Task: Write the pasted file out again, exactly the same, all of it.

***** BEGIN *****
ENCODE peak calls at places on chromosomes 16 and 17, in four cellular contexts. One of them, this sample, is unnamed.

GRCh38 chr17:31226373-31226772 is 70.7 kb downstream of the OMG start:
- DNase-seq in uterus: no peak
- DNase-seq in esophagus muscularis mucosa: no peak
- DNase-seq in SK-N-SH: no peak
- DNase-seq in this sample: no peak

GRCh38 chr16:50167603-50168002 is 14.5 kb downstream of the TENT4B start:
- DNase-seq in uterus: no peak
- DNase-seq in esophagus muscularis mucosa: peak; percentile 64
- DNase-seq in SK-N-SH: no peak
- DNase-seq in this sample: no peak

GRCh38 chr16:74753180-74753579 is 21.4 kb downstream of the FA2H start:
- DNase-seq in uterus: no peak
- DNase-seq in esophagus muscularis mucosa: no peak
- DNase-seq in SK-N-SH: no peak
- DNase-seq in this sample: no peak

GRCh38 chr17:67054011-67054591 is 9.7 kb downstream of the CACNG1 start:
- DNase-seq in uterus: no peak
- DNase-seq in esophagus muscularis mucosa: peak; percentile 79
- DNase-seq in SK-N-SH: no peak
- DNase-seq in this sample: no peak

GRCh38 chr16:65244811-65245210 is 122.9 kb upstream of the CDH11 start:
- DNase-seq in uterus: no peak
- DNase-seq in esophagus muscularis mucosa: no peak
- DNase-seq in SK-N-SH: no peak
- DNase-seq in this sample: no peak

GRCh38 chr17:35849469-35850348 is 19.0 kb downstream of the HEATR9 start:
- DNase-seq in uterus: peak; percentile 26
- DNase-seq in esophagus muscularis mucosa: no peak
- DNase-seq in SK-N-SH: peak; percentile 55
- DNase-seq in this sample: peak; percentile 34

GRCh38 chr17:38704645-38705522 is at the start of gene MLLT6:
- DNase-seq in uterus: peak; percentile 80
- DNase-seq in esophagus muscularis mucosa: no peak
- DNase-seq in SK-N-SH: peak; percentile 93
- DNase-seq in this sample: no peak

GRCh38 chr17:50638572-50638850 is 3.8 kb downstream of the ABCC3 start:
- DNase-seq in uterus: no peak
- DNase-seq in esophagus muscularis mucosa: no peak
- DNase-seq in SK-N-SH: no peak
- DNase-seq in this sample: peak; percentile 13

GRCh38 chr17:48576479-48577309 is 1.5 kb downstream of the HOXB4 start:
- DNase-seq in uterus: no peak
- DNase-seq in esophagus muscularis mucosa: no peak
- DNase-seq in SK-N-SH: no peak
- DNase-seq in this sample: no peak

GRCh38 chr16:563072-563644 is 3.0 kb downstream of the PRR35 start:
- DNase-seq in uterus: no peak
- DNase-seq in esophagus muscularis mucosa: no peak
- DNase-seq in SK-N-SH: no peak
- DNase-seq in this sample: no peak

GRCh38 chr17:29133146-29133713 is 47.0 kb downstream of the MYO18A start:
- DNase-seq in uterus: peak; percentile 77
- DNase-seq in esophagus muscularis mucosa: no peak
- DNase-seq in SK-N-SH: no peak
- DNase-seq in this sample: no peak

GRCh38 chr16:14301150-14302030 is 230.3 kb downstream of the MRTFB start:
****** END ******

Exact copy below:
ENCODE peak calls at places on chromosomes 16 and 17, in four cellular contexts. One of them, this sample, is unnamed.

GRCh38 chr17:31226373-31226772 is 70.7 kb downstream of the OMG start:
- DNase-seq in uterus: no peak
- DNase-seq in esophagus muscularis mucosa: no peak
- DNase-seq in SK-N-SH: no peak
- DNase-seq in this sample: no peak

GRCh38 chr16:50167603-50168002 is 14.5 kb downstream of the TENT4B start:
- DNase-seq in uterus: no peak
- DNase-seq in esophagus muscularis mucosa: peak; percentile 64
- DNase-seq in SK-N-SH: no peak
- DNase-seq in this sample: no peak

GRCh38 chr16:74753180-74753579 is 21.4 kb downstream of the FA2H start:
- DNase-seq in uterus: no peak
- DNase-seq in esophagus muscularis mucosa: no peak
- DNase-seq in SK-N-SH: no peak
- DNase-seq in this sample: no peak

GRCh38 chr17:67054011-67054591 is 9.7 kb downstream of the CACNG1 start:
- DNase-seq in uterus: no peak
- DNase-seq in esophagus muscularis mucosa: peak; percentile 79
- DNase-seq in SK-N-SH: no peak
- DNase-seq in this sample: no peak

GRCh38 chr16:65244811-65245210 is 122.9 kb upstream of the CDH11 start:
- DNase-seq in uterus: no peak
- DNase-seq in esophagus muscularis mucosa: no peak
- DNase-seq in SK-N-SH: no peak
- DNase-seq in this sample: no peak

GRCh38 chr17:35849469-35850348 is 19.0 kb downstream of the HEATR9 start:
- DNase-seq in uterus: peak; percentile 26
- DNase-seq in esophagus muscularis mucosa: no peak
- DNase-seq in SK-N-SH: peak; percentile 55
- DNase-seq in this sample: peak; percentile 34

GRCh38 chr17:38704645-38705522 is at the start of gene MLLT6:
- DNase-seq in uterus: peak; percentile 80
- DNase-seq in esophagus muscularis mucosa: no peak
- DNase-seq in SK-N-SH: peak; percentile 93
- DNase-seq in this sample: no peak

GRCh38 chr17:50638572-50638850 is 3.8 kb downstream of the ABCC3 start:
- DNase-seq in uterus: no peak
- DNase-seq in esophagus muscularis mucosa: no peak
- DNase-seq in SK-N-SH: no peak
- DNase-seq in this sample: peak; percentile 13

GRCh38 chr17:48576479-48577309 is 1.5 kb downstream of the HOXB4 start:
- DNase-seq in uterus: no peak
- DNase-seq in esophagus muscularis mucosa: no peak
- DNase-seq in SK-N-SH: no peak
- DNase-seq in this sample: no peak

GRCh38 chr16:563072-563644 is 3.0 kb downstream of the PRR35 start:
- DNase-seq in uterus: no peak
- DNase-seq in esophagus muscularis mucosa: no peak
- DNase-seq in SK-N-SH: no peak
- DNase-seq in this sample: no peak

GRCh38 chr17:29133146-29133713 is 47.0 kb downstream of the MYO18A start:
- DNase-seq in uterus: peak; percentile 77
- DNase-seq in esophagus muscularis mucosa: no peak
- DNase-seq in SK-N-SH: no peak
- DNase-seq in this sample: no peak

GRCh38 chr16:14301150-14302030 is 230.3 kb downstream of the MRTFB start: